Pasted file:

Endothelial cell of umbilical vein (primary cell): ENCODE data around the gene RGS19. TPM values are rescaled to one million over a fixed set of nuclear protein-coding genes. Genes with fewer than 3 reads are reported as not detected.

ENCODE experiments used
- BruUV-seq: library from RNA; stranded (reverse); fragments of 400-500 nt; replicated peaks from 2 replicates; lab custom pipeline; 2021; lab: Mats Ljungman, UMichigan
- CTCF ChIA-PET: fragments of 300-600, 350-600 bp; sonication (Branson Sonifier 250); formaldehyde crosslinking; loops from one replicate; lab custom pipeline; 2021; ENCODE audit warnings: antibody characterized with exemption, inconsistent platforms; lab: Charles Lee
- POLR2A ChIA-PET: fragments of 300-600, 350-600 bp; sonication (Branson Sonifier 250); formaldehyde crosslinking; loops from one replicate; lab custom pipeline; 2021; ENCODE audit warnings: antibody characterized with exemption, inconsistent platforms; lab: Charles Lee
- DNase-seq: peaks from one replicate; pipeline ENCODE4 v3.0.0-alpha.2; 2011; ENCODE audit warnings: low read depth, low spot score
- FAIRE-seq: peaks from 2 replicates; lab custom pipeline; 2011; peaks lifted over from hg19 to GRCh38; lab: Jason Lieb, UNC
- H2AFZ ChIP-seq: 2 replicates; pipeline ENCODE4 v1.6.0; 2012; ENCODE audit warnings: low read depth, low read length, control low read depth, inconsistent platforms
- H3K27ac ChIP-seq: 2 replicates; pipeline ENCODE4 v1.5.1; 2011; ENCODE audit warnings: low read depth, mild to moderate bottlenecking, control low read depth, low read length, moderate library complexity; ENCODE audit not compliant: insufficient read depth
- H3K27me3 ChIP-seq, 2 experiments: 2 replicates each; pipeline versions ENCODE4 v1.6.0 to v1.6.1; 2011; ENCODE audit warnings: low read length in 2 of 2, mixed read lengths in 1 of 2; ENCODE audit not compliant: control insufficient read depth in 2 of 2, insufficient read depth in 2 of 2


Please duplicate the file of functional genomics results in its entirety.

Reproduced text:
Endothelial cell of umbilical vein (primary cell): ENCODE data around the gene RGS19. TPM values are rescaled to one million over a fixed set of nuclear protein-coding genes. Genes with fewer than 3 reads are reported as not detected.

ENCODE experiments used
- BruUV-seq: library from RNA; stranded (reverse); fragments of 400-500 nt; replicated peaks from 2 replicates; lab custom pipeline; 2021; lab: Mats Ljungman, UMichigan
- CTCF ChIA-PET: fragments of 300-600, 350-600 bp; sonication (Branson Sonifier 250); formaldehyde crosslinking; loops from one replicate; lab custom pipeline; 2021; ENCODE audit warnings: antibody characterized with exemption, inconsistent platforms; lab: Charles Lee
- POLR2A ChIA-PET: fragments of 300-600, 350-600 bp; sonication (Branson Sonifier 250); formaldehyde crosslinking; loops from one replicate; lab custom pipeline; 2021; ENCODE audit warnings: antibody characterized with exemption, inconsistent platforms; lab: Charles Lee
- DNase-seq: peaks from one replicate; pipeline ENCODE4 v3.0.0-alpha.2; 2011; ENCODE audit warnings: low read depth, low spot score
- FAIRE-seq: peaks from 2 replicates; lab custom pipeline; 2011; peaks lifted over from hg19 to GRCh38; lab: Jason Lieb, UNC
- H2AFZ ChIP-seq: 2 replicates; pipeline ENCODE4 v1.6.0; 2012; ENCODE audit warnings: low read depth, low read length, control low read depth, inconsistent platforms
- H3K27ac ChIP-seq: 2 replicates; pipeline ENCODE4 v1.5.1; 2011; ENCODE audit warnings: low read depth, mild to moderate bottlenecking, control low read depth, low read length, moderate library complexity; ENCODE audit not compliant: insufficient read depth
- H3K27me3 ChIP-seq, 2 experiments: 2 replicates each; pipeline versions ENCODE4 v1.6.0 to v1.6.1; 2011; ENCODE audit warnings: low read length in 2 of 2, mixed read lengths in 1 of 2; ENCODE audit not compliant: control insufficient read depth in 2 of 2, insufficient read depth in 2 of 2